Thursday, December 01, 2005

Immigrant Nation 

Our illustrious colleague Avedon Carol informs us that Supreme Court nominee Samuel Alito is one of those strict constructionists who will interpret the Constitution based on what it secretly means, rather than what it explicitly says:
As a senior lawyer in the Reagan Justice Department, Samuel A. Alito Jr. argued that immigrants who enter the United States illegally and foreigners living outside their countries are not entitled to the constitutional rights afforded to Americans . . . .

In his 1986 memo, Alito cites a 1950 Supreme Court case to support the contention that nonresident immigrants of other countries have "no due process rights" under the Constitution and a 1970 case that he said suggests illegal immigrants in the United States have limited constitutional rights.

Martin Redish, a constitutional law professor at Northwestern University Law School, said that view could also be used to justify a current administration policy under which the CIA is interrogating suspected terrorists in a covert prison system in Eastern Europe and elsewhere.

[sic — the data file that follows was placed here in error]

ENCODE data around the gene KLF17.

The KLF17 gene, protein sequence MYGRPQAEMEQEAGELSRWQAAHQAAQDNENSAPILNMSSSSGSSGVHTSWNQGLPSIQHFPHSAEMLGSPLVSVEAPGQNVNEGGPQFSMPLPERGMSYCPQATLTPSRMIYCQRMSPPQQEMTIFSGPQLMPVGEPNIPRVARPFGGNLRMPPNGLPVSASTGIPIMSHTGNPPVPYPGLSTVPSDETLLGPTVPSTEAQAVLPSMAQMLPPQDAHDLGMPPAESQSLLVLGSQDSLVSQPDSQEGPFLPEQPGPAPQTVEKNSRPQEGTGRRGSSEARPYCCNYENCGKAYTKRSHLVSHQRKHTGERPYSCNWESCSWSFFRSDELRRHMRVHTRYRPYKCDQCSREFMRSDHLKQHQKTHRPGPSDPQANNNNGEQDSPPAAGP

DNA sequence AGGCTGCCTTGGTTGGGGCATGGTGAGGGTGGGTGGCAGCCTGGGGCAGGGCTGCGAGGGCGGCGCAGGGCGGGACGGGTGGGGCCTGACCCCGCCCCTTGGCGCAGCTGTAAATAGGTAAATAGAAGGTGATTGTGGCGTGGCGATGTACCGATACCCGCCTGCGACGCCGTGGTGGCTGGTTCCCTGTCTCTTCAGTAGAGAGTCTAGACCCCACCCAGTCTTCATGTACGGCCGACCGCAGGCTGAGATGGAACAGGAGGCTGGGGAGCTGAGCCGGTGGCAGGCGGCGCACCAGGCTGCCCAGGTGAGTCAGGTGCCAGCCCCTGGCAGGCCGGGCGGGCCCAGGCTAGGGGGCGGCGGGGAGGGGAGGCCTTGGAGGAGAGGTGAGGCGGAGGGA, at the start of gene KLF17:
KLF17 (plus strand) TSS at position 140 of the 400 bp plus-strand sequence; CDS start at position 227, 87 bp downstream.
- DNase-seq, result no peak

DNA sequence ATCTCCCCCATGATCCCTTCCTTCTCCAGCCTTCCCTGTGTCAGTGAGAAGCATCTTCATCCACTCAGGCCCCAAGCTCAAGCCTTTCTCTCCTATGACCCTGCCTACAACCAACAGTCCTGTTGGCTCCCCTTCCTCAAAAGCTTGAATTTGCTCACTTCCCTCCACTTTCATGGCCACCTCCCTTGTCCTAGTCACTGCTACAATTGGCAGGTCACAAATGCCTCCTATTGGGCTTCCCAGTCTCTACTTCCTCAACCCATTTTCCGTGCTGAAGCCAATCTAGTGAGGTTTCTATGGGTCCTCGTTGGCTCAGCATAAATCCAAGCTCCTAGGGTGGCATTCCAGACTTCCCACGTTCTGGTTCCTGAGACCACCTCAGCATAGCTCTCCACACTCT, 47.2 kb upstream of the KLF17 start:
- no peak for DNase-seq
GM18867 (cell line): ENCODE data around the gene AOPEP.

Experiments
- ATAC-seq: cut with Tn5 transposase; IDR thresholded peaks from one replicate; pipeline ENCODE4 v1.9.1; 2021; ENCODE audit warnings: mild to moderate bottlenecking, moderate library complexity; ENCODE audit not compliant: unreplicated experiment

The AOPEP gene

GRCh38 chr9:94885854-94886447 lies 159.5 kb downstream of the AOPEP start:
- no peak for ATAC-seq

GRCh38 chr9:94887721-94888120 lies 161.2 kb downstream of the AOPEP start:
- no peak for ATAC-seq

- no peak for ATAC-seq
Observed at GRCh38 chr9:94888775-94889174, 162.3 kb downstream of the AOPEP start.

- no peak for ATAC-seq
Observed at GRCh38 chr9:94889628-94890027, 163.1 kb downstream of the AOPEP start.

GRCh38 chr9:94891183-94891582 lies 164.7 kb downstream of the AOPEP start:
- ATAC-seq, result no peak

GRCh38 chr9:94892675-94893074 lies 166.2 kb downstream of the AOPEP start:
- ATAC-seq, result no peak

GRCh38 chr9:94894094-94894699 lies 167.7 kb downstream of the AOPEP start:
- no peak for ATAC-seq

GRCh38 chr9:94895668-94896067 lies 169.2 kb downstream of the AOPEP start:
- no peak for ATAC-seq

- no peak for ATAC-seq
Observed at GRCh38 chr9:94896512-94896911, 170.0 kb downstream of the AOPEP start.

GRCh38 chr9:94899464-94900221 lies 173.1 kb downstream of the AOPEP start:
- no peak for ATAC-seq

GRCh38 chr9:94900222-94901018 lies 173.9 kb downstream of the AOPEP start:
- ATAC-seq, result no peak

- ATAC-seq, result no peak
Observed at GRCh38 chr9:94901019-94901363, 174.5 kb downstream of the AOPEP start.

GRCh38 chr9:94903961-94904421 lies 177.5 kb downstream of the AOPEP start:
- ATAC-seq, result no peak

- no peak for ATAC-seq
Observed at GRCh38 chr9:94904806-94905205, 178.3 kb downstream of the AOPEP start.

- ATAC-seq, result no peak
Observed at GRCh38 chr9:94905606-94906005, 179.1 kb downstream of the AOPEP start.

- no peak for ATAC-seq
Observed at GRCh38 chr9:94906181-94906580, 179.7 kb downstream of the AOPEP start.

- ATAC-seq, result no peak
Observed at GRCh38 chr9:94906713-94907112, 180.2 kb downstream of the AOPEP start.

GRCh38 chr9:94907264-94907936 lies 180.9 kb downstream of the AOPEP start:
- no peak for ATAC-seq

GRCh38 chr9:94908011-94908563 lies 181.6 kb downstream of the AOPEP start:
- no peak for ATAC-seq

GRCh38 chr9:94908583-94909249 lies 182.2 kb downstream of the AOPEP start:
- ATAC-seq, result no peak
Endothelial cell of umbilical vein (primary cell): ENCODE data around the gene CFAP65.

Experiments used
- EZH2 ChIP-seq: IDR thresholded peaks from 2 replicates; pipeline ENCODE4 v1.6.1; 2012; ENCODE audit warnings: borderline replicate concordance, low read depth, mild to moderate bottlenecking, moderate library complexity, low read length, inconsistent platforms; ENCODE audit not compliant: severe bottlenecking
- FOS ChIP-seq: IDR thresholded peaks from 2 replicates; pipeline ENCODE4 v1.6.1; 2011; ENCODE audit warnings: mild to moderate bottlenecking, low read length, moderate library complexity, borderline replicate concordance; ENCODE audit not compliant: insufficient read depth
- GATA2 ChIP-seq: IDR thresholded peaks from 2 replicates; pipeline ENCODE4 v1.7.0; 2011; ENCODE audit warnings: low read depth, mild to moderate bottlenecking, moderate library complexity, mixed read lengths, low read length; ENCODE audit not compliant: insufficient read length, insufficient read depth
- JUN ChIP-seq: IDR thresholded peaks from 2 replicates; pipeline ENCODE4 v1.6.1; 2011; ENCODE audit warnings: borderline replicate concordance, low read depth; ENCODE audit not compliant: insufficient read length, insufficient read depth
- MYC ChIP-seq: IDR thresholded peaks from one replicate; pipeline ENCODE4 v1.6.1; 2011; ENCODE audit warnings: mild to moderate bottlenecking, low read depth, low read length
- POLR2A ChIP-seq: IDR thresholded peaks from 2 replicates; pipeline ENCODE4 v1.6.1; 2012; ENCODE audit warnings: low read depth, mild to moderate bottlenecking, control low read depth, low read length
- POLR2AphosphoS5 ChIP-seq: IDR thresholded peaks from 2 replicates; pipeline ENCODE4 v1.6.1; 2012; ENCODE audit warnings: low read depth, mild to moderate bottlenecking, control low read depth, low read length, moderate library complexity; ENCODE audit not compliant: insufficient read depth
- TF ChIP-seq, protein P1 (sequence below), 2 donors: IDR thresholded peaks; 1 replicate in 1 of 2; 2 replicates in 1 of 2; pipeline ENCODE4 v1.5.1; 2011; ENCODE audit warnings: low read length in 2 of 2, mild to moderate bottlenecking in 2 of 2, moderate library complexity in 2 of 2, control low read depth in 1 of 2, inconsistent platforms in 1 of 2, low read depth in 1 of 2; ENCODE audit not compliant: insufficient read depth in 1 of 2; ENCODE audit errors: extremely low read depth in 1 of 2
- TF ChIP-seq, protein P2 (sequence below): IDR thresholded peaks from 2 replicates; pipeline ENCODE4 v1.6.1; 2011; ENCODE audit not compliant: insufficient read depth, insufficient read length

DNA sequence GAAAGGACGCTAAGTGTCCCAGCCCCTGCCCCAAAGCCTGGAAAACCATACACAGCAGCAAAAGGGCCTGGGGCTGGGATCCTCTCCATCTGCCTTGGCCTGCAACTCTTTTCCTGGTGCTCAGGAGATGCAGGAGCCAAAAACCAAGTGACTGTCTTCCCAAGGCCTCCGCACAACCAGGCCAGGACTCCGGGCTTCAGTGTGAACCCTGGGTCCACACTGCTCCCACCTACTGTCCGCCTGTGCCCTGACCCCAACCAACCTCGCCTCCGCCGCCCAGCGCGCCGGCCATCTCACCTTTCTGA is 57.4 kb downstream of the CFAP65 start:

Conservative constitutional analyst Bruce Fein, who served in the Reagan administration with Alito, said that by the time Alito wrote the memo the Supreme Court had ruled that school-age illegal immigrants had a right to a public education.

"He seems to be saying that there is no constitutional constraints placed on U.S. officials in their treatment of nonresident aliens or illegal aliens. Could you shoot them? Could you torture them?" Fein asked. "It's a very aggressive reading of cases that addressed much narrower issues."
In Alito's strict-constructionist view, the term "person," as it appears in the Fifth Amendment --
No person shall be held to answer for a capital, or otherwise infamous crime, unless on a presentment or indictment of a Grand Jury, except in cases arising in the land or naval forces, or in the Militia, when in actual service in time of War or public danger; nor shall any person be subject for the same offence to be twice put in jeopardy of life or limb; nor shall be compelled in any criminal case to be a witness against himself, nor be deprived of life, liberty, or property, without due process of law; nor shall private property be taken for public use, without just compensation.
-- does not in fact mean "person," a laughably broad category that could be interpreted to include immigrants and foreigners. It plainly means "citizen of the U.S." And the Bill of Rights, despite its odd wording, does not enumerate a set of explicit restrictions on what the government may do; instead, it grants certain carefully-limited rights and freedoms to the preferred class of American citizens.

Everyone else is fair game. Got it?

Categories: ,

| | Technorati Links | to Del.icio.us